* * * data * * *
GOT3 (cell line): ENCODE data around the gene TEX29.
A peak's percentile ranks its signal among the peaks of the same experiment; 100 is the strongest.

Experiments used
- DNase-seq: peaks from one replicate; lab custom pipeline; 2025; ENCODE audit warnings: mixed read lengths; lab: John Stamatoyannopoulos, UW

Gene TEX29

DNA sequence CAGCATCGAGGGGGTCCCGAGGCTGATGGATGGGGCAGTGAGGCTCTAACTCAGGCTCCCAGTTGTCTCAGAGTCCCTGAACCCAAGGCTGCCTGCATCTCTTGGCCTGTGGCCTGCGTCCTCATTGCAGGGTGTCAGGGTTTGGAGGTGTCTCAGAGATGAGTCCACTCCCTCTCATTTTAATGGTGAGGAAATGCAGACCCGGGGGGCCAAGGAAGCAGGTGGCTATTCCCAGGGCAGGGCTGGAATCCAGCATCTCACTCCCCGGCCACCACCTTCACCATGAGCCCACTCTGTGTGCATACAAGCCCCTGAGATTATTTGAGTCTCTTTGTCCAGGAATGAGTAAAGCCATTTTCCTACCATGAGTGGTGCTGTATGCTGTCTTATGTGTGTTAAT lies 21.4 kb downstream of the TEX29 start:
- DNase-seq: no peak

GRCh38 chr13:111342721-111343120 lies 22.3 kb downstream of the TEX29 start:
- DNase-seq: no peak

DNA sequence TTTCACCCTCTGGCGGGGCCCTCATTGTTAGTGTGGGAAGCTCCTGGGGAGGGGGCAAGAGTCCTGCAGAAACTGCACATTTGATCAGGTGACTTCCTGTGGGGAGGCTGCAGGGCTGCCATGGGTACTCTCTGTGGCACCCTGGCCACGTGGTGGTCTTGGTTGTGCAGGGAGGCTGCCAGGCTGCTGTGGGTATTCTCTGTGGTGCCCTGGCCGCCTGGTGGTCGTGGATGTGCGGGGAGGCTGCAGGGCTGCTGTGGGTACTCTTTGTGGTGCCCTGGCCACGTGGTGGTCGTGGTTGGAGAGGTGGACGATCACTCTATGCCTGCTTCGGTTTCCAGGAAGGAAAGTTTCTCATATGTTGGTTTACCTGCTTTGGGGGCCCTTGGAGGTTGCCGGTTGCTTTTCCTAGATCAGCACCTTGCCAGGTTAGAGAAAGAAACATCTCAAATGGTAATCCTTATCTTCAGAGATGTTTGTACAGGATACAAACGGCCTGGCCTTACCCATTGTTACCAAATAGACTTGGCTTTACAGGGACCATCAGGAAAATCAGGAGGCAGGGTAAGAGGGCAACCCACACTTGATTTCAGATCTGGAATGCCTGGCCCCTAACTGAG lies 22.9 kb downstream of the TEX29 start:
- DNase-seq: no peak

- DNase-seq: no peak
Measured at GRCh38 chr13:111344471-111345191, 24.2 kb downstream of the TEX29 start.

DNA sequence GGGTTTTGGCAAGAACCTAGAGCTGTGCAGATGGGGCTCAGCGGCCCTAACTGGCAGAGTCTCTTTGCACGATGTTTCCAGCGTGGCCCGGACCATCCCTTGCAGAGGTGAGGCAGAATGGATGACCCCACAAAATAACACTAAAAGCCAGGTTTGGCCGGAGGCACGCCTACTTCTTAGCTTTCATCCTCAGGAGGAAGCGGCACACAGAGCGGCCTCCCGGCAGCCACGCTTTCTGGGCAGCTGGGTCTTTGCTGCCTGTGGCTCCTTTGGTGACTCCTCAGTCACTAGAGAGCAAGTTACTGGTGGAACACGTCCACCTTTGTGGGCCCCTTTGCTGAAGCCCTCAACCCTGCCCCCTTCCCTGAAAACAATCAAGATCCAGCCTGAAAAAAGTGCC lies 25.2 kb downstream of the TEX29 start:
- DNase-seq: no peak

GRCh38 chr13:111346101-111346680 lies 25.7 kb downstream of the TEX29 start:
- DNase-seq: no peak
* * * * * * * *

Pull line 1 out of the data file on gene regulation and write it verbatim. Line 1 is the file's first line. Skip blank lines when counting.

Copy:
GOT3 (cell line): ENCODE data around the gene TEX29.